So, what is irritating me?

Too much chili or barbecue? Too many tacos? Surely not!  

Or, maybe, this irritant is invisible: fear, worry, and resentments, or fatigue?

Because we aren’t certain of its causes, we have no foolproof cures. This year – when I screwed up the courage to mention my hands, folks, even younger than I, told me they struggle with crackly, dry, painful skin. Moreover, everybody has a recommendation for a lotion, ointment, or tonic, including superglue!  Some suggestions work well, others -- not so much.  

The relief comes and goes. Suddenly, tiny cracks or itchy blisters may re-appear, sending small shock waves of itchy pain. Interestingly, I can see those cracks are along the line where I formerly cut or burned my fingers or thumb or palm  – it’s as if the healing has been superficial, and beneath layers of skin, damage persists – a reminder that being past something doesn’t mean being over it. 

My faith teaches that God has separated me from my sins as far as east is from west. (Psalm 103:11-12) But I can recall details of what was buried -- which can be equally disabling and discomforting. The longer my walk with Christ, the sharper my memory seems, too!   When the memory of my meanness -- in all the nuances of that word – breaks out, precious little relieves the awful spiritual itch.  


The heart has its reasons, which reason does not know. We feel it in a thousand things. ~Blaise Pascal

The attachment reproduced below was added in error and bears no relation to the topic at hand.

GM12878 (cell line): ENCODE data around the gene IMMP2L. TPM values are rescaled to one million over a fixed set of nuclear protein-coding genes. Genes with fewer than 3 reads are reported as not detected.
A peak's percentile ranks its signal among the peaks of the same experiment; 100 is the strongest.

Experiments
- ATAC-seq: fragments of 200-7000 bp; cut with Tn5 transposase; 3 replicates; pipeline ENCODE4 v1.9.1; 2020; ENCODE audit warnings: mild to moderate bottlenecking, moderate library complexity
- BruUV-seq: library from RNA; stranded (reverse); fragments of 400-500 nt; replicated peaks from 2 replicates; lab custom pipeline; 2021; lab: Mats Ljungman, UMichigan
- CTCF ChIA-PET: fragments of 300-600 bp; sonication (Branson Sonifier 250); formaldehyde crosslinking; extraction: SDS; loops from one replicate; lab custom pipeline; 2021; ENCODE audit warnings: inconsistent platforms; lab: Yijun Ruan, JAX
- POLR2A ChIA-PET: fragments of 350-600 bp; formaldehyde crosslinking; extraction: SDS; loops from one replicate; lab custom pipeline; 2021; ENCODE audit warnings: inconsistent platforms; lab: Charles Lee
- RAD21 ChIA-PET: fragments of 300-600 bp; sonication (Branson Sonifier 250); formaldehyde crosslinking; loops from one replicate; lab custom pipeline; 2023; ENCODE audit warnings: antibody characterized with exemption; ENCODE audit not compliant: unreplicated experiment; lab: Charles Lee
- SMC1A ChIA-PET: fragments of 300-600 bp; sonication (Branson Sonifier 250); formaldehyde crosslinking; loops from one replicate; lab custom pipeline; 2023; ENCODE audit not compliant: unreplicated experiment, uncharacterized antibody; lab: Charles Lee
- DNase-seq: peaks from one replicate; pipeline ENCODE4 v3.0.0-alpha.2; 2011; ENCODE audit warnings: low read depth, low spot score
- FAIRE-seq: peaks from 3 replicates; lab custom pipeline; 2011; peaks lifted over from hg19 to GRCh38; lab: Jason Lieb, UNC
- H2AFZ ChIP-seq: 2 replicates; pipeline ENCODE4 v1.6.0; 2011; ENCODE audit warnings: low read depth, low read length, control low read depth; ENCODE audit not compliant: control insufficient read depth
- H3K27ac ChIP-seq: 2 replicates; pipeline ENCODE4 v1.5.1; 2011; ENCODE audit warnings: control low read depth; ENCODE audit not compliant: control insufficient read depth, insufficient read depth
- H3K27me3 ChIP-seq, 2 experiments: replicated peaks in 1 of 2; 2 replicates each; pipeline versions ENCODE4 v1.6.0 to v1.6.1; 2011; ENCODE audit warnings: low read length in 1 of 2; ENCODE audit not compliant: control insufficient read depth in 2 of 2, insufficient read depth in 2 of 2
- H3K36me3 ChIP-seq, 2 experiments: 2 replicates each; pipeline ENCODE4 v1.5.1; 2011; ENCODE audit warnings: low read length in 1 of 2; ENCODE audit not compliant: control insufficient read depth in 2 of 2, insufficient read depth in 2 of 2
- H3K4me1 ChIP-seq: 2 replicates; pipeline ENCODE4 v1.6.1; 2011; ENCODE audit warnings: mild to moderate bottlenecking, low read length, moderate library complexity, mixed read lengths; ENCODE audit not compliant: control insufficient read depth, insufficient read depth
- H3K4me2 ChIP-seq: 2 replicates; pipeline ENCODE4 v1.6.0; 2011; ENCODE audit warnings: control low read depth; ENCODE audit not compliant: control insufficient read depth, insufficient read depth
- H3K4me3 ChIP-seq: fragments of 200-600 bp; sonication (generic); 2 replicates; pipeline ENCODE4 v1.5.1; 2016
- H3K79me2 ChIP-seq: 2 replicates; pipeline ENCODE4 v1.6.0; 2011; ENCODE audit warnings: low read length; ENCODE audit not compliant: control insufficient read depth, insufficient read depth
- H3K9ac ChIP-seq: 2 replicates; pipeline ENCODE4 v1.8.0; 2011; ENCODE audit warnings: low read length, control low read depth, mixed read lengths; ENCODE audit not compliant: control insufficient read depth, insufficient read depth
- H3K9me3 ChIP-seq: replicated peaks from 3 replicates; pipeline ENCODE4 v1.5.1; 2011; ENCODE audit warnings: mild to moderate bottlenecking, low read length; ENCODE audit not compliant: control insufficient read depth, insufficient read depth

I took a deep breath and listened to the old bray of my heart:  I am, I am, I am.  ~Sylvia Plath

Crackly skin may just qualify as another thorn, one that time and again drives me to distraction, or discipline and prayer. Like the unexpected tear on my fingers or thumb need cleansing and care, my heart does too.  I need consider cleansing and talk candidly to God like David did. (Psalm 51) Or, maybe I need comfort, balm, which only God can offer, and also the literal help of sleeping well and eating healthy stuff. (1 Kings 19)

·      The healthy and strong individual is the one who asks for help when he needs it.  Whether he's got an abscess on his knee or in his soul.  ~Rona Barrett

·      Lord, help me not to despise or oppose what I do not understand.  ~William Penn

Saturday, March 15, 2014

Spiritual Eczema . . .

I just finished Philip Yancey’s latest book, The Question That Never Goes Away when three current events, on top of how our elected reps [are reported to] discharge their duties, burst through any semblance of calm:

·      An airplane vanished – and with it 239 souls. 
·      An explosion in NYC, and two buildings cave in. 
·      Russian troops go into Ukraine.

Yep – I can feel my breathing go shallow, and sleeping this week has not been deep or restful. (You Are Having a Panic Attack)  “Where was God when these bad things happen?” That’s the question that never ever goes away.  It’s like spiritual eczema – an invisible itch for which there is no effective scratch.  I don’t know if I am looking for answers to keep myself sane, or people I love, safe.   As if I even could!

So, I went back and looked at all the portions of the book I underlined and I got a bit of balm, that I pass along – sanity pills and spiritual Wheaties – if you will, a don’t and a do:

·      Be real reluctant to offer an opinion: Christians often cause more suffering when they try to comfort the hurting.  “Christians made it worse by offering contradictory and confusing counsel.” Those who were hurting said they heard explanations of their afflictions varying from God punishing them, to His especially choosing them for to demonstrate faith, to pinning the pain on God’s enemy, Satan (The Question That Never Goes Away, page 9.)